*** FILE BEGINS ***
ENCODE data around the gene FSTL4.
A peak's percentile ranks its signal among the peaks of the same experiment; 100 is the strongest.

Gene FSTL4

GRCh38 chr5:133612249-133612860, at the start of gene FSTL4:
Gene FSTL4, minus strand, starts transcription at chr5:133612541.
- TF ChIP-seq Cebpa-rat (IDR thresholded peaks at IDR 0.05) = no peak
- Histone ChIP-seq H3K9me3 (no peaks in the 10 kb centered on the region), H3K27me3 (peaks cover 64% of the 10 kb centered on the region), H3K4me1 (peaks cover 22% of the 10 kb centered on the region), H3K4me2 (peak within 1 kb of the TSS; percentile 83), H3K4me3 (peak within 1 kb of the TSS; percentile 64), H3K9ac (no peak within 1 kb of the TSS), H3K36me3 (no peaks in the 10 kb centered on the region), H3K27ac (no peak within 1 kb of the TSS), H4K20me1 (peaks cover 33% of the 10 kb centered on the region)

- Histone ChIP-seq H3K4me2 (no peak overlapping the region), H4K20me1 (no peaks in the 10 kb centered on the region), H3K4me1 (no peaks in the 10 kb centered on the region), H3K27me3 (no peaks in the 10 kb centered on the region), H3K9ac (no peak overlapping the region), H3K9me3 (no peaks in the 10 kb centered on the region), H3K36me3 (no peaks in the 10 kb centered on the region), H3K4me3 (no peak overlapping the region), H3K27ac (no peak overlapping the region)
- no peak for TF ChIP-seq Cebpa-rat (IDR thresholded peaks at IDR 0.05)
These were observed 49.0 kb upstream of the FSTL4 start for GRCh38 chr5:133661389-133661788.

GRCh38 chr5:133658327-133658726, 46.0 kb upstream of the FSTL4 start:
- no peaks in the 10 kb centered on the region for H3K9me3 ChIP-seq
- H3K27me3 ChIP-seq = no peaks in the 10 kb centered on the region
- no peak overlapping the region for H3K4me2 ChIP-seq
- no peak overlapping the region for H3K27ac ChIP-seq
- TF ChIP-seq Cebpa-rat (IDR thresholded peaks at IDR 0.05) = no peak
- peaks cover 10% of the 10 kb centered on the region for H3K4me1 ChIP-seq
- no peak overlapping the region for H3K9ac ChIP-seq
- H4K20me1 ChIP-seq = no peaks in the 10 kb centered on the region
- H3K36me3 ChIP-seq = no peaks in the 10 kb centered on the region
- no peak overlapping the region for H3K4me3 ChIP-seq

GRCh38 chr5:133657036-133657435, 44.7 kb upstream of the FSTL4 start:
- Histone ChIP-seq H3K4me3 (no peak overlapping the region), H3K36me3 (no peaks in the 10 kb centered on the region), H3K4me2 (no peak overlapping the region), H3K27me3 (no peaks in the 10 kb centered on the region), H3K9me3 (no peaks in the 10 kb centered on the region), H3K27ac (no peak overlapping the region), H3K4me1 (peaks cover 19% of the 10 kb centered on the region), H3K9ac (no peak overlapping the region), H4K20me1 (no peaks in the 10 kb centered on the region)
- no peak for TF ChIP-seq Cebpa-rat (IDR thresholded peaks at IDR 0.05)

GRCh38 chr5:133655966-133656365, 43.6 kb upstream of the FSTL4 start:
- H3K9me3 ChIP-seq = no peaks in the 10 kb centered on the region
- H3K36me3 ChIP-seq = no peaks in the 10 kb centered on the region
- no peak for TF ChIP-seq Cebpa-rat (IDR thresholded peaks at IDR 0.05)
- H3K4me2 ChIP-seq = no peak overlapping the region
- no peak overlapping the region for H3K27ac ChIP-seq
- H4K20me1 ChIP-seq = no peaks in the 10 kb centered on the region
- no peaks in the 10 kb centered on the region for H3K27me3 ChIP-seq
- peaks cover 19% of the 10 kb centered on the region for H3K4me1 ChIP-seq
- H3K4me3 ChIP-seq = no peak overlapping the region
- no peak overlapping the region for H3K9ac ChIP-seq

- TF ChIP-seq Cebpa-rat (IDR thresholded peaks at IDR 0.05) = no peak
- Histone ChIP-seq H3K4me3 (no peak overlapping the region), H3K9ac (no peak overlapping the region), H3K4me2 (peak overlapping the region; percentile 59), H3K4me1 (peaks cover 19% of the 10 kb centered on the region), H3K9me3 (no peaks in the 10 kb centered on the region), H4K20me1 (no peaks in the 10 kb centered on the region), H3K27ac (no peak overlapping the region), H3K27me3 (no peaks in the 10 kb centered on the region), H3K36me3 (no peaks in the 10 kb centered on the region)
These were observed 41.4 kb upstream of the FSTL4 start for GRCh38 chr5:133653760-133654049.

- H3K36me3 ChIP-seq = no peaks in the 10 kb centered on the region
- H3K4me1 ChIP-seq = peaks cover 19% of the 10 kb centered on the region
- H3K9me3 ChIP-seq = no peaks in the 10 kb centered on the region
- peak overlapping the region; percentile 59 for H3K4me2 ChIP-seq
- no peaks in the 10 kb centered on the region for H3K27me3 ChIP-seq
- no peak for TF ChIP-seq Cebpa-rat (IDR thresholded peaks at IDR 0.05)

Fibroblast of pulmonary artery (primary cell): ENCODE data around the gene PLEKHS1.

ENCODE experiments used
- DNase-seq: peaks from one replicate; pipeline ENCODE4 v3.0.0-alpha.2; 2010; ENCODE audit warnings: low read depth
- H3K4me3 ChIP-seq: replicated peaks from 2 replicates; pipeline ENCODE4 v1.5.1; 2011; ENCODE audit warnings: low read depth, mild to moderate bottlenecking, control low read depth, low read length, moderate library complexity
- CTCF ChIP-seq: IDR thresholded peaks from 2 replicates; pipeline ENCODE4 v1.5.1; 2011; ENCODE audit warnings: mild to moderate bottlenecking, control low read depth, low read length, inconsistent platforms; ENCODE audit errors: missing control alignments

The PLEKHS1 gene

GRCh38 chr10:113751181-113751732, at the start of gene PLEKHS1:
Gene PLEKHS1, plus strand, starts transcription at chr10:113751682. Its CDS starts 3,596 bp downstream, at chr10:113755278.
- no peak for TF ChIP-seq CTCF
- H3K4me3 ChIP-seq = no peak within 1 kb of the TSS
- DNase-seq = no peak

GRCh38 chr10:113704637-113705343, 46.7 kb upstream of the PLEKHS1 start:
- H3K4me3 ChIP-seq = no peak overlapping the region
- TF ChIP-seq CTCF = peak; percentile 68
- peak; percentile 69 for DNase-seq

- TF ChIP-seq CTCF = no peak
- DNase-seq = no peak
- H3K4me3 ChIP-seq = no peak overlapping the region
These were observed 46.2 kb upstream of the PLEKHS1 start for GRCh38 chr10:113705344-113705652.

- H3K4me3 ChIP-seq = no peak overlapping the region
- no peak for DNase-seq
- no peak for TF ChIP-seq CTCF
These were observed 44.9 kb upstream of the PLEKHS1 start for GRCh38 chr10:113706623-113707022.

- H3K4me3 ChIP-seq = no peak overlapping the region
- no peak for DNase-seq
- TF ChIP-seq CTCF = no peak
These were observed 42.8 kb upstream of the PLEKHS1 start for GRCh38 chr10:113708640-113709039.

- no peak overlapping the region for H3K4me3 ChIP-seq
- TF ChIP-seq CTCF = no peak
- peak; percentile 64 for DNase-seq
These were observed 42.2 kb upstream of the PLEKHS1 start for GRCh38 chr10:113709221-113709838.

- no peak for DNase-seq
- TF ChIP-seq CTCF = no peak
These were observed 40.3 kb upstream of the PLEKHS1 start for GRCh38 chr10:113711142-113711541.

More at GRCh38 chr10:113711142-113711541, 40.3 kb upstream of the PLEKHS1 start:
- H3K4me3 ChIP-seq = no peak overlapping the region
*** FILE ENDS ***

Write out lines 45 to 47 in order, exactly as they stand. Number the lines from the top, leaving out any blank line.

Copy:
Fibroblast of pulmonary artery (primary cell): ENCODE data around the gene PLEKHS1.

ENCODE experiments used
- DNase-seq: peaks from one replicate; pipeline ENCODE4 v3.0.0-alpha.2; 2010; ENCODE audit warnings: low read depth